He compares tasting knockout rugby to playing in high octane European games, applying a pragmatic approach to the query as Ross Kane's only previous experience of sudden death was the recent win over Connacht.
Still, he sounds in a good place which is understandable as the 24-year-old seems to be finishing the season as Ulster's starting tighthead prop now that Marty Moore is sidelined.
Should he, as expected, get the nod ahead of Tom O'Toole for tomorrow's Guinness PRO14 semi-final at Glasgow then Kane will be making his sixth start of the season in what will be his 16th game being involved in the matchday squad, both more than he has managed in his two campaigns prior to this one.
And while there is always a certain amount of dread surrounding a visit to Scotstoun, Kane has actually won at Glasgow's formidable home ground when coming off the bench for Ulster back in September 2016, which was only his fourth game with the senior side.
"I played two years ago," said the former Methodist College Schools' Cup-winning captain, almost nonchalantly, about a rare event when Ulster left as victors.
Kane also doesn't appear to want to revisit the past whether involving him or Ulster's fortunes before he broke through.
The agonising league semi-final loss suffered there in 2015, when Finn Russell's touchline conversion destroyed Ulster's hopes of making it to the Kingspan Stadium final, is batted away without even a glance as to whether he was even there or not.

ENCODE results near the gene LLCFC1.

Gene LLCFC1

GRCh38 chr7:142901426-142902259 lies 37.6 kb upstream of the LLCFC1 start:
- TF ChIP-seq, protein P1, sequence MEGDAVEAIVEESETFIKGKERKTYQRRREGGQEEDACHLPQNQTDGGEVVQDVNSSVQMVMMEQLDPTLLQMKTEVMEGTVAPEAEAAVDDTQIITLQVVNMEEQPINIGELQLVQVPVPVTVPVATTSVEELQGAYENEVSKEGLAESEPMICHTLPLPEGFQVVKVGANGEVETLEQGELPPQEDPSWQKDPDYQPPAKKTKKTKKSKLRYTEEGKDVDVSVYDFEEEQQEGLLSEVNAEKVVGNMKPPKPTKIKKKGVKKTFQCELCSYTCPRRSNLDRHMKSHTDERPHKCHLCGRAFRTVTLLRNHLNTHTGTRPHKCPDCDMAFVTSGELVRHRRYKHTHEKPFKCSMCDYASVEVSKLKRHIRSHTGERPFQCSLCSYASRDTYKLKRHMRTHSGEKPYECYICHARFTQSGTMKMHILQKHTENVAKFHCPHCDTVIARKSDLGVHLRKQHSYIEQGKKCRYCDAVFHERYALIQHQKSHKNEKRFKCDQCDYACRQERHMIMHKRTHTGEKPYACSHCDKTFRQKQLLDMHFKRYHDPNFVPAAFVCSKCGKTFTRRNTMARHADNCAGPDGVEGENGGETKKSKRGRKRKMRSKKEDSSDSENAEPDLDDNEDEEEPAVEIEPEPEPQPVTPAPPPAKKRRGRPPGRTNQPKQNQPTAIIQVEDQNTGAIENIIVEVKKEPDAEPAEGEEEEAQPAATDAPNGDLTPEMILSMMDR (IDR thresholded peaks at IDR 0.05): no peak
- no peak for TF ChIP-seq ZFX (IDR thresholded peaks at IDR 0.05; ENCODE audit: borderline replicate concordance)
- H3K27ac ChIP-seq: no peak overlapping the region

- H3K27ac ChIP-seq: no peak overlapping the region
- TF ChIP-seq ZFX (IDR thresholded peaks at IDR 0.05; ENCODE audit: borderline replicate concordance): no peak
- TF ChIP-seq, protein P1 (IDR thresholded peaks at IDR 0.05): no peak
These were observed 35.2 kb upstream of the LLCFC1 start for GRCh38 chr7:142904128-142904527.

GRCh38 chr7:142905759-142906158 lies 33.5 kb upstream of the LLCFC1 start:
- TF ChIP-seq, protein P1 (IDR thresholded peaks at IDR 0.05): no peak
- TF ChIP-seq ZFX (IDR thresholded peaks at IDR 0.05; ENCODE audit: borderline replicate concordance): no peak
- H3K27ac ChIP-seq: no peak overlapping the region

"I don't think anyone's looking at previous records and the negative side of things," said Kane, steering himself away from a cul-de-sac of downbeat reflection.
"Everyone is totally focused on the positives and what we need to do now."
It's the same with Glasgow's artificial surface - only Edinburgh and Saracens have won there this term - and how it impacts on Kane's bread and butter of scrummaging.
"It doesn't change anything tactically. You're still performing the same way as on a grass pitch," he said.
"It's maybe a bit more wear and tear on your toes and your feet but nothing major.
"It's just a bit different. But as there are now four or five teams which all have artificial surfaces, we're well used to playing on that kind of turf."
And with a final flourish on the subject, Kane stated: "You worry more about the game than the pitch."
And as for this game?
"All we can do now is show what we can do," said Kane, who will win his 39th cap at Glasgow.
Ulster's set-piece work will certainly need to be better than in last month's heavy defeat at Scotstoun.
"We just need to do our jobs," he added. "You can see in quite a few of the games that we're always fighting in the last minute whether to nail it back for the win or get the draw with Treviso.
"There's a never say die attitude in the team at the moment."
They'll need all that and more to make it through to the final.